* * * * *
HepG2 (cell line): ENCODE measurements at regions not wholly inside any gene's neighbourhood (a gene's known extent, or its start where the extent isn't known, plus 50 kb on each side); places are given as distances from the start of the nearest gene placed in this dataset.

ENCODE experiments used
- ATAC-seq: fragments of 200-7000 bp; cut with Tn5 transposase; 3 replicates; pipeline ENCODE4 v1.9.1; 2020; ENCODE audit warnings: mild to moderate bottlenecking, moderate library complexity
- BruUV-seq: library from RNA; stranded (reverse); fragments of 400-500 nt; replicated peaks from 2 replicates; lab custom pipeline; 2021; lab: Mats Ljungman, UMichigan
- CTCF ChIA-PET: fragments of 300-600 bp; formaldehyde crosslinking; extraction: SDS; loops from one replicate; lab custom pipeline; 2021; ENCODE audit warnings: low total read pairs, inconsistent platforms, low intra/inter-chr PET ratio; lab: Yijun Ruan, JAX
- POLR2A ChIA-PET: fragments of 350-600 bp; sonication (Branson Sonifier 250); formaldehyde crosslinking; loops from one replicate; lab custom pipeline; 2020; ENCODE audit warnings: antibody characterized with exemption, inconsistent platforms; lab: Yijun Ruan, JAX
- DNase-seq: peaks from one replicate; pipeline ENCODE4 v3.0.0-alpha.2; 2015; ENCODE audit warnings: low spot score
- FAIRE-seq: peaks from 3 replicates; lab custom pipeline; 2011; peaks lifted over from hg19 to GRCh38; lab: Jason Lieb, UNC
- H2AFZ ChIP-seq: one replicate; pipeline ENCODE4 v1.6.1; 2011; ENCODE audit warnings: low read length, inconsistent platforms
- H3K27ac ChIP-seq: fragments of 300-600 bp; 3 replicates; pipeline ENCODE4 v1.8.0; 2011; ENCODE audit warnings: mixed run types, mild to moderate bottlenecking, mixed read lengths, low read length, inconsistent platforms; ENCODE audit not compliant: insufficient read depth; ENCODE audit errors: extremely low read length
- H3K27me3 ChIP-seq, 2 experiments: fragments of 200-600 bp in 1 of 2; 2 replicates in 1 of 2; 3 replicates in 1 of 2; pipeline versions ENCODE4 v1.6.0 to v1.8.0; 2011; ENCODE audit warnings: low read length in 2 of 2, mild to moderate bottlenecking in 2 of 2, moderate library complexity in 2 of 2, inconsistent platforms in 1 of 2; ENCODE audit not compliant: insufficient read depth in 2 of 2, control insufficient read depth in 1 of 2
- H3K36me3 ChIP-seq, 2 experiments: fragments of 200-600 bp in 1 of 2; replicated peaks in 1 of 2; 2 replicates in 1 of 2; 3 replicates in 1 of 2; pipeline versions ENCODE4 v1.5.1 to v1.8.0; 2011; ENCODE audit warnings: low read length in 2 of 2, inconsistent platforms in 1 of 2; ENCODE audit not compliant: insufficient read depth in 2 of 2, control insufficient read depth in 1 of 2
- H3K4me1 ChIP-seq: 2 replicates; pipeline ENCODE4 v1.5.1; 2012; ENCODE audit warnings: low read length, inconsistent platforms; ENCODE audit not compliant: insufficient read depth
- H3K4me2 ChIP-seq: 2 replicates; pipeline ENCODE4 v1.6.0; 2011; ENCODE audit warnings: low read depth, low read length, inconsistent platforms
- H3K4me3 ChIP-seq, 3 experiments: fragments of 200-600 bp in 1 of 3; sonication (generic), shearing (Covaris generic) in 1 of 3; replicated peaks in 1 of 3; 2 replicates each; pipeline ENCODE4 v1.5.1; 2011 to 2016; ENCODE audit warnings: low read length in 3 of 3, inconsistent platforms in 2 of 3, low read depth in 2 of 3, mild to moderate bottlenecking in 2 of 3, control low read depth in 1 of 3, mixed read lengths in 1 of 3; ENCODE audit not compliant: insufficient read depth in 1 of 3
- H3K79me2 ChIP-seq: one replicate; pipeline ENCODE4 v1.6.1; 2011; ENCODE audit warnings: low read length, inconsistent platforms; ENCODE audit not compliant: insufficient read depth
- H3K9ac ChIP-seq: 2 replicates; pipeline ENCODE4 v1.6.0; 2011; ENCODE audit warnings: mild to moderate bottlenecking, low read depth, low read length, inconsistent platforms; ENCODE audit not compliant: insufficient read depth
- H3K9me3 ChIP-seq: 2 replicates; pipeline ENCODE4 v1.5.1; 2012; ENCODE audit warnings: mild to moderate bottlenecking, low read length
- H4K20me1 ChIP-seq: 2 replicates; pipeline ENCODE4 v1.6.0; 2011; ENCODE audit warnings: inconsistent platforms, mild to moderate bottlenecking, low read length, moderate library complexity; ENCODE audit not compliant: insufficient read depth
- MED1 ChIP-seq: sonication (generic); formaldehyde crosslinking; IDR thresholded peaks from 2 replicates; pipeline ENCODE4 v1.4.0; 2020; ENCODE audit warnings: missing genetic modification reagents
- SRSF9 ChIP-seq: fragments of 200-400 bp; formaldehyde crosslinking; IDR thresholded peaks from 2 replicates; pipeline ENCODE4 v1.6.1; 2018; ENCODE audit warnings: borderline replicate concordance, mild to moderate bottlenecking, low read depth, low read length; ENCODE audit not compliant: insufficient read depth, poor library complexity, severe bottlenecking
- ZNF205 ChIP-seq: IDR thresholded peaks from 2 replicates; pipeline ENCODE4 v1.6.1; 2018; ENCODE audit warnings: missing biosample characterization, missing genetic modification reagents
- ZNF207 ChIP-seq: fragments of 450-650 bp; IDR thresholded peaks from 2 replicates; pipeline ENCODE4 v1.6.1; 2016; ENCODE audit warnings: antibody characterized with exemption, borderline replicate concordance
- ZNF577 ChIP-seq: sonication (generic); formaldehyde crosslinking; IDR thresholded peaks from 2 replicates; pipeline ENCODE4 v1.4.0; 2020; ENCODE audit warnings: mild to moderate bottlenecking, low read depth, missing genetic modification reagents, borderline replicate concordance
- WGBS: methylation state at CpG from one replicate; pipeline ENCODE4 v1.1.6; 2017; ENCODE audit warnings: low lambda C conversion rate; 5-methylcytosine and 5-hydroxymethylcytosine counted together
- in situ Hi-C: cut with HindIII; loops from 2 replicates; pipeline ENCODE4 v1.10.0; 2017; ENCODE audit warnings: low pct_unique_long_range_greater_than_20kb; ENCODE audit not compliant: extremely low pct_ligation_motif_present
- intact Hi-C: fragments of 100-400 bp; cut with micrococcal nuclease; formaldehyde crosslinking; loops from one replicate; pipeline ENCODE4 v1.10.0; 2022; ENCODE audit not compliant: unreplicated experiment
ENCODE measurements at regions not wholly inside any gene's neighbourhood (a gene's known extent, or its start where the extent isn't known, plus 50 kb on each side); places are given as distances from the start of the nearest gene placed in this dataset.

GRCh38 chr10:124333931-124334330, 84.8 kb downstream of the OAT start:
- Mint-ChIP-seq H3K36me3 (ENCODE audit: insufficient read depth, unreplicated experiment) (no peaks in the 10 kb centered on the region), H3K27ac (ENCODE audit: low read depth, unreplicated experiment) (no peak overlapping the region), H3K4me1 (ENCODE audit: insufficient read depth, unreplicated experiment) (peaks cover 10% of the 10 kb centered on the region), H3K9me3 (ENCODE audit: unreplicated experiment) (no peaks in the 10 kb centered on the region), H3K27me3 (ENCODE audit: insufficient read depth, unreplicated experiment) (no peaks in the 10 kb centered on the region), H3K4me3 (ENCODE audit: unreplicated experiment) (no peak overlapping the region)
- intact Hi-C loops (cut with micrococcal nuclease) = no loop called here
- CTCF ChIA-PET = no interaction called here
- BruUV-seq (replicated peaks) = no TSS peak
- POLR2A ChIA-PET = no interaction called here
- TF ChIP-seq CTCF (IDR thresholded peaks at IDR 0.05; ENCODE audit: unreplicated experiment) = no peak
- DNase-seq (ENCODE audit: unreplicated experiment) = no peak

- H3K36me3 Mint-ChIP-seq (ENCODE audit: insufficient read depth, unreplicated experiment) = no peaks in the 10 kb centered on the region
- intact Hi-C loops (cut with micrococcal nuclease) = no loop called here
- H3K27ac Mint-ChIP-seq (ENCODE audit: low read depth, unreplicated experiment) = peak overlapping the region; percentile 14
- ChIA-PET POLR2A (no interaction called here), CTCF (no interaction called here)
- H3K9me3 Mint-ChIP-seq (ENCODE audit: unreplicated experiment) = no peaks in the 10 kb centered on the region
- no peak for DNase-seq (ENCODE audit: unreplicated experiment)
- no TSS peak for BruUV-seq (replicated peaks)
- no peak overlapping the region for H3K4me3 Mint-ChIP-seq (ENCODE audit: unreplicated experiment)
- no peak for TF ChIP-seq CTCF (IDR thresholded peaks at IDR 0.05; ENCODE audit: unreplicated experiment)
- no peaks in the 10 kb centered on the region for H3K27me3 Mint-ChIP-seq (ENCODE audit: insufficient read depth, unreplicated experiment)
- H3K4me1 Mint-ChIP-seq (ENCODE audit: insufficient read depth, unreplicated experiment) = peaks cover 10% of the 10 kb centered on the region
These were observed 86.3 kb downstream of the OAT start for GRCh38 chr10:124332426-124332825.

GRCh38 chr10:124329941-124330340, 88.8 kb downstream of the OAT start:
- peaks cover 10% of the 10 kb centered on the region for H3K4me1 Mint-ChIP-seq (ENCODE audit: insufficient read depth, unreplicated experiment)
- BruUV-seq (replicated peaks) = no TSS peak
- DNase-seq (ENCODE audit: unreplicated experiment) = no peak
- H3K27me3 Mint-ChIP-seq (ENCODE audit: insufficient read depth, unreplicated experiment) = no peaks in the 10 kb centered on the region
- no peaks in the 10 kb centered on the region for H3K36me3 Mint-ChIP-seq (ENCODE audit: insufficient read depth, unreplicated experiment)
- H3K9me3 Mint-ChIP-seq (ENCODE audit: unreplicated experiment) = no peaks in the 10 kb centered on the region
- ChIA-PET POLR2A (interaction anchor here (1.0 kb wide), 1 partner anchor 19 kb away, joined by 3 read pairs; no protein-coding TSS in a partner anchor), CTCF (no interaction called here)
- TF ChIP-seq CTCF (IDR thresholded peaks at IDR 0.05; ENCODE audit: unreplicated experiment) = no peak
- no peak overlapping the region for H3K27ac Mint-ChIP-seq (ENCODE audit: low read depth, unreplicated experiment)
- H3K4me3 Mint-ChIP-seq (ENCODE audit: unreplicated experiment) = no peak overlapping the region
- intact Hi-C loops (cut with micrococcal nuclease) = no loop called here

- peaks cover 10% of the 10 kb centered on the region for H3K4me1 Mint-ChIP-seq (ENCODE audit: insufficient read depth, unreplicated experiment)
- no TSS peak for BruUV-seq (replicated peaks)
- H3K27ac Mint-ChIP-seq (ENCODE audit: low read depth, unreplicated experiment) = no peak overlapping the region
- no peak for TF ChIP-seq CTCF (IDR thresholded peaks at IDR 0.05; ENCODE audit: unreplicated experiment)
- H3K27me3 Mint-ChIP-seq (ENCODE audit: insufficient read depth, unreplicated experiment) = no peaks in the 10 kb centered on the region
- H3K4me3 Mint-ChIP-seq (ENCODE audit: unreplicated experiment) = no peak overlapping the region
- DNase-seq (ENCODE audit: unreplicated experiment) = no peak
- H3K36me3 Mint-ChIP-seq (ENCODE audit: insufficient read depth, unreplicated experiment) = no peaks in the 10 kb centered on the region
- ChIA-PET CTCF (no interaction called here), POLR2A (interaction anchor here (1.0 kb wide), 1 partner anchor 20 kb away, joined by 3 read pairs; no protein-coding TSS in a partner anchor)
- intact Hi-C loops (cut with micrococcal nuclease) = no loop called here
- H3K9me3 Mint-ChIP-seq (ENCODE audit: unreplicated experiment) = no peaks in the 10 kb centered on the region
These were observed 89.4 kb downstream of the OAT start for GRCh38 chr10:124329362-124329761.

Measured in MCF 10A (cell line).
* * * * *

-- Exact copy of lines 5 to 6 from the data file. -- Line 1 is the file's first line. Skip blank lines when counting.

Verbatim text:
- CTCF ChIA-PET: fragments of 300-600 bp; formaldehyde crosslinking; extraction: SDS; loops from one replicate; lab custom pipeline; 2021; ENCODE audit warnings: low total read pairs, inconsistent platforms, low intra/inter-chr PET ratio; lab: Yijun Ruan, JAX
- POLR2A ChIA-PET: fragments of 350-600 bp; sonication (Branson Sonifier 250); formaldehyde crosslinking; loops from one replicate; lab custom pipeline; 2020; ENCODE audit warnings: antibody characterized with exemption, inconsistent platforms; lab: Yijun Ruan, JAX